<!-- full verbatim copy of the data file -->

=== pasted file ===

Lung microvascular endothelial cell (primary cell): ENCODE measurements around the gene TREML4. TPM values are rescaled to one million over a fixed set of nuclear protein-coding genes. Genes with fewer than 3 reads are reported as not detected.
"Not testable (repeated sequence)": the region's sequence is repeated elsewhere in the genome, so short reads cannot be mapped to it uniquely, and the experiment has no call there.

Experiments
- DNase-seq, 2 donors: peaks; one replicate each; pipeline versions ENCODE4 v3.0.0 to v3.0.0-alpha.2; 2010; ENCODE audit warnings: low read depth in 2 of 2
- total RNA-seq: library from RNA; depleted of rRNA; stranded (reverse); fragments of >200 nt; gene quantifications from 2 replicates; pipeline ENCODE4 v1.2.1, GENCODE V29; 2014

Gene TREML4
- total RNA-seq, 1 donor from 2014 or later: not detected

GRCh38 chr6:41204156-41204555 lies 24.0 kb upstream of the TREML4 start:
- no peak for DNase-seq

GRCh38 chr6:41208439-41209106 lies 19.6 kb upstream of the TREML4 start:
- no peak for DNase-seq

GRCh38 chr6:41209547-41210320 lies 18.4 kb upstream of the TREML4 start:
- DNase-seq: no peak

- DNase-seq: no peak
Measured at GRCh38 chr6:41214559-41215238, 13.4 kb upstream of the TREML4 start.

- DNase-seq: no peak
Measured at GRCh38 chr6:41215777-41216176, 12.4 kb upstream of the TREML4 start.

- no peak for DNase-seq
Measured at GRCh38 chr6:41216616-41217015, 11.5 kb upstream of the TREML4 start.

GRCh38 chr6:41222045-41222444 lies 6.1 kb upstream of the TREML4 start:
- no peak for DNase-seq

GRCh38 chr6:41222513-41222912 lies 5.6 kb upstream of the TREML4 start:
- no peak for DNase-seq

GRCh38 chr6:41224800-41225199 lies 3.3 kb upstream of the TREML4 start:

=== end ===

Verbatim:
Lung microvascular endothelial cell (primary cell): ENCODE measurements around the gene TREML4. TPM values are rescaled to one million over a fixed set of nuclear protein-coding genes. Genes with fewer than 3 reads are reported as not detected.
"Not testable (repeated sequence)": the region's sequence is repeated elsewhere in the genome, so short reads cannot be mapped to it uniquely, and the experiment has no call there.

Experiments
- DNase-seq, 2 donors: peaks; one replicate each; pipeline versions ENCODE4 v3.0.0 to v3.0.0-alpha.2; 2010; ENCODE audit warnings: low read depth in 2 of 2
- total RNA-seq: library from RNA; depleted of rRNA; stranded (reverse); fragments of >200 nt; gene quantifications from 2 replicates; pipeline ENCODE4 v1.2.1, GENCODE V29; 2014

Gene TREML4
- total RNA-seq, 1 donor from 2014 or later: not detected

GRCh38 chr6:41204156-41204555 lies 24.0 kb upstream of the TREML4 start:
- no peak for DNase-seq

GRCh38 chr6:41208439-41209106 lies 19.6 kb upstream of the TREML4 start:
- no peak for DNase-seq

GRCh38 chr6:41209547-41210320 lies 18.4 kb upstream of the TREML4 start:
- DNase-seq: no peak

- DNase-seq: no peak
Measured at GRCh38 chr6:41214559-41215238, 13.4 kb upstream of the TREML4 start.

- DNase-seq: no peak
Measured at GRCh38 chr6:41215777-41216176, 12.4 kb upstream of the TREML4 start.

- no peak for DNase-seq
Measured at GRCh38 chr6:41216616-41217015, 11.5 kb upstream of the TREML4 start.

GRCh38 chr6:41222045-41222444 lies 6.1 kb upstream of the TREML4 start:
- no peak for DNase-seq

GRCh38 chr6:41222513-41222912 lies 5.6 kb upstream of the TREML4 start:
- no peak for DNase-seq

GRCh38 chr6:41224800-41225199 lies 3.3 kb upstream of the TREML4 start: